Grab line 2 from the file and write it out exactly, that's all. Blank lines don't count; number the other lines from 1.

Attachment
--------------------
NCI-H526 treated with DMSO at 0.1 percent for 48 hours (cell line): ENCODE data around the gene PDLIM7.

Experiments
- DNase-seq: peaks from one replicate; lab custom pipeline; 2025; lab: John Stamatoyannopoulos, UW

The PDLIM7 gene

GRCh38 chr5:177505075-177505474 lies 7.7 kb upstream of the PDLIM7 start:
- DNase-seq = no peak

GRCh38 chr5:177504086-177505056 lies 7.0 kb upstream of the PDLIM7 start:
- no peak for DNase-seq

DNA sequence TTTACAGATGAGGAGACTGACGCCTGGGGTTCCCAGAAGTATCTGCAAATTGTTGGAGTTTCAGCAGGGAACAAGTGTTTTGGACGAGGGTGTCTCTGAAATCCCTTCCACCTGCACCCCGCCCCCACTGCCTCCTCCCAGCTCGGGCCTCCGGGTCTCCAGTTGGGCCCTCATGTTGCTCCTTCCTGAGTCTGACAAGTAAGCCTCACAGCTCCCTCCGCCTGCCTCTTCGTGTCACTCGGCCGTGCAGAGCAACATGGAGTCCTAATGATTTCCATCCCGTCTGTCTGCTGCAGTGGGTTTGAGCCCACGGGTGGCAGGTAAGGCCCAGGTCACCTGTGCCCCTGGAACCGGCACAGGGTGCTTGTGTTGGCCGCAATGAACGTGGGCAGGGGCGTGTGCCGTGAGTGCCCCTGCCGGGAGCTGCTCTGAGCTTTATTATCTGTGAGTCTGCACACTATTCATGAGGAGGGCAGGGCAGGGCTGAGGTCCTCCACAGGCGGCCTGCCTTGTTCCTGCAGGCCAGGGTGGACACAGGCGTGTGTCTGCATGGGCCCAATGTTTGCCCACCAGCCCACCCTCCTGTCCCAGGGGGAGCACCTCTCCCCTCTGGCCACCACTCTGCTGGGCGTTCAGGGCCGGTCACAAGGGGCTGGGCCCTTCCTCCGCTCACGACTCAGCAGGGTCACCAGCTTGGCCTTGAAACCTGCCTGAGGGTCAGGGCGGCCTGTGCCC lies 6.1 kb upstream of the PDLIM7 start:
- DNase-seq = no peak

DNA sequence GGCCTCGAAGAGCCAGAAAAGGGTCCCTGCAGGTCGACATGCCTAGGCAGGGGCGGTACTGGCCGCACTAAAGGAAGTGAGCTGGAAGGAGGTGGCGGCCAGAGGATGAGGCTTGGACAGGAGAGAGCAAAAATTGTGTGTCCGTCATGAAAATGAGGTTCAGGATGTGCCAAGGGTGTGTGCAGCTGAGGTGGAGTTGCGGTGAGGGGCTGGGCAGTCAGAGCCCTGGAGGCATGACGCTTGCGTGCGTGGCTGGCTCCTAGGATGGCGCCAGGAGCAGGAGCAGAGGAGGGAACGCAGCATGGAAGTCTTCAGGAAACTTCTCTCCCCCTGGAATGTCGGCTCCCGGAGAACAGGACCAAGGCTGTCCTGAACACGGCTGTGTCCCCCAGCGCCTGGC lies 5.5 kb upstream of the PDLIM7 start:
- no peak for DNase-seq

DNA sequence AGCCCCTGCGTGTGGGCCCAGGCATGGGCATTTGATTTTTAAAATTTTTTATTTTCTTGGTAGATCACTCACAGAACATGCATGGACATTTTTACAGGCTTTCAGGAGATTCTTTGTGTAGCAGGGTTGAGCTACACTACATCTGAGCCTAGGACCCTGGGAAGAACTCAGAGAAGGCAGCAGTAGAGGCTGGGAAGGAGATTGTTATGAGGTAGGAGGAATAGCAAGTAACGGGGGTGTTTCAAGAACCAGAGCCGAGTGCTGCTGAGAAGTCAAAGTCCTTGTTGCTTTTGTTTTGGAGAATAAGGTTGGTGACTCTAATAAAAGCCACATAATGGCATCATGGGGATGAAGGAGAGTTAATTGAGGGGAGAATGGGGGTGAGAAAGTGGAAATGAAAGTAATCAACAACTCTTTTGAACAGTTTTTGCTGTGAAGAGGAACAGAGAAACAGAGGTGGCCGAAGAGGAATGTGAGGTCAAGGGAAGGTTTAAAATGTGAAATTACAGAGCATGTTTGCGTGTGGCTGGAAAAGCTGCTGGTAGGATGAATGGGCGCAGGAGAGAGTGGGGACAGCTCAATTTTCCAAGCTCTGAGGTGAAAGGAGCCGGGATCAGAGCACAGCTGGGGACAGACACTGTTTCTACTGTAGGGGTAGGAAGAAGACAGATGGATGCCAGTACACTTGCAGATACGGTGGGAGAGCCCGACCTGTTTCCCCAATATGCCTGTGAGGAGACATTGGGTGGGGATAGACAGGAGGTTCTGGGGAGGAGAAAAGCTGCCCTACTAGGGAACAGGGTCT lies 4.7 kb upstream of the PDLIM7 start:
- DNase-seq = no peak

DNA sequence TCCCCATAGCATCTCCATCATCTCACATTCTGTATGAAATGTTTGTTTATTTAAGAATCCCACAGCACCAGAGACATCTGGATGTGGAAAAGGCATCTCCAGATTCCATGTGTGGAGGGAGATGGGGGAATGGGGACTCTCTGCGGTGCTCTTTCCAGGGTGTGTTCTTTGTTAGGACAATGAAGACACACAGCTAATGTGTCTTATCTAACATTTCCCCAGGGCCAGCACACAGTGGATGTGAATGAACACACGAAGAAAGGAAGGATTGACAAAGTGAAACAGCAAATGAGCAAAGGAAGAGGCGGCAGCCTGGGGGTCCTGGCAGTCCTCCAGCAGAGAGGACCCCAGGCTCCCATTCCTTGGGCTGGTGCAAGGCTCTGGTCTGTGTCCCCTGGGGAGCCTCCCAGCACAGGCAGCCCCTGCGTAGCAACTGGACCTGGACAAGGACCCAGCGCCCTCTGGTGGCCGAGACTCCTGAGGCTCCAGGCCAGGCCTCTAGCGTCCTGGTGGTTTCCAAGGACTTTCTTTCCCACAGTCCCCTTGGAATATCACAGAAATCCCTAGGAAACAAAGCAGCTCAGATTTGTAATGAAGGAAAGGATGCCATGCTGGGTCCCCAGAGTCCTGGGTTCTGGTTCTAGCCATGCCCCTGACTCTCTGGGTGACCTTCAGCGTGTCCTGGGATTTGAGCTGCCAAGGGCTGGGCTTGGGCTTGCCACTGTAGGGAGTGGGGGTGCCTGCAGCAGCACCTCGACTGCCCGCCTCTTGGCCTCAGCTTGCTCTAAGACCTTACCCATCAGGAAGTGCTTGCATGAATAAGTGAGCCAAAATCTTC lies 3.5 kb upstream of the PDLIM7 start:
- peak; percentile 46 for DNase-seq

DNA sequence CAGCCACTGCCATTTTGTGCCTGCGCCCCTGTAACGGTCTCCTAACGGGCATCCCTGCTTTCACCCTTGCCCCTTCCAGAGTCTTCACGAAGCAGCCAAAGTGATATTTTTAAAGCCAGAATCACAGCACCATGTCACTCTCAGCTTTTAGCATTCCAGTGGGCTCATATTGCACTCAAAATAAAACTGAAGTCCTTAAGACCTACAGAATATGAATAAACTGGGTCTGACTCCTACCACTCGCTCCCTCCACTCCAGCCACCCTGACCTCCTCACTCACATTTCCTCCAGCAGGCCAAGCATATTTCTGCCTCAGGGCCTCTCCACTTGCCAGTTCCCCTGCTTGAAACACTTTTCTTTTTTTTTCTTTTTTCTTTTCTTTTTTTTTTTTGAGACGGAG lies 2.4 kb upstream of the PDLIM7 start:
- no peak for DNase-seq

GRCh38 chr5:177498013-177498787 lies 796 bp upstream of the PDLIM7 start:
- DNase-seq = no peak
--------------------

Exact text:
Experiments